#9: Showcase beautiful experiences relevant to your brand
General Electric is a pro at this. You wouldn’t think wind turbines were photogenic, but look at this stunning photograph below. According to the Instagram blog, “Show how your company sees the world and make it meaningful to people.” Not a photographer? Not all of us can be Annie Leibovitz. Instead start a hashtag campaign (see tip #1) and post photographs that your fans capture. We often catch a stellar sunset at the WordStream office in Boston – this is another easy win for a great Instagram.
#10: Interact with Others on Instagram to Grow Your Following
I’ve talked a lot about promoting your Instagram, posting engaging, quality images, using hashtags to create buzz, and gaining inspiration from others, but another critical step in the process is interacting with your followers and the people you want to follow you. If you’re already posting follow-worthy content then start liking, commenting and following others. “If you expect people to engage with your posts, they expect the same as well,” writes TINT CEO, Tim Sae Koo. “The more active you are, the more exposed your username/account is to the owner and owner’s followers.” So search popular hashtags and like away! Write complementary comments on peoples post and #regram images while giving credit to the original post.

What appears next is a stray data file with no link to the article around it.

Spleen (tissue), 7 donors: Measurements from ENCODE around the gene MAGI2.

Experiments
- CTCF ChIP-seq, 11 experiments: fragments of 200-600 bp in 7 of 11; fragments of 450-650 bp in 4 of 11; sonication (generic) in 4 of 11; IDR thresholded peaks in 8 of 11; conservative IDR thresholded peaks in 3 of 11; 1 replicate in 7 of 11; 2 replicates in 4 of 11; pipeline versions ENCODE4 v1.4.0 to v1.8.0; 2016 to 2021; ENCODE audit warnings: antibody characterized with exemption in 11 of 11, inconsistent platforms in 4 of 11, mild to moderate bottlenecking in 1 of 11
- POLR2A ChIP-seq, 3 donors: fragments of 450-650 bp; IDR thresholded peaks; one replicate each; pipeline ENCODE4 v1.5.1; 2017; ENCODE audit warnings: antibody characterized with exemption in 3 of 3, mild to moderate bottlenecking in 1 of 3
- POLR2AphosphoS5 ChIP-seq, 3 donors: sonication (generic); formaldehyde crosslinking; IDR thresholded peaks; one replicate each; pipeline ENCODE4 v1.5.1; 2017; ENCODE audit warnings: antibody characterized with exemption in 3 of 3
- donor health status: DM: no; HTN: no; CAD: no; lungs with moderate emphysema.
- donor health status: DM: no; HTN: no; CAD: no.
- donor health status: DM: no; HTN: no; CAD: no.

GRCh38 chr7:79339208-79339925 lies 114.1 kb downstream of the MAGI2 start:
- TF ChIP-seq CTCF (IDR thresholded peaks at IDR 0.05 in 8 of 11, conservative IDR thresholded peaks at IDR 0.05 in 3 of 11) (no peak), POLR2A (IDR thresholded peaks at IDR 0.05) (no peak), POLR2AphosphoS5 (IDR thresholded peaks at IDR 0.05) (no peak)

If you’re not Insta-successful after following these tips then there might be something seriously wrong with your business. Only kidding, but these tidbits of advice should get you off to a running start on the platform so dig your iPhone out of your pocket and start snapping photos at every opportunity because Instagram is where it’s at!
Have you tried Instagram for marketing your business?
If so, what do you find resonates best with your audience?
Tell me about your experiences below!
About the author:
Margot is a Content Marketing Specialist at WordStream with a background in PPC, SEM, content and digital marketing. Follow her on:
Google+: +Margot da Cunha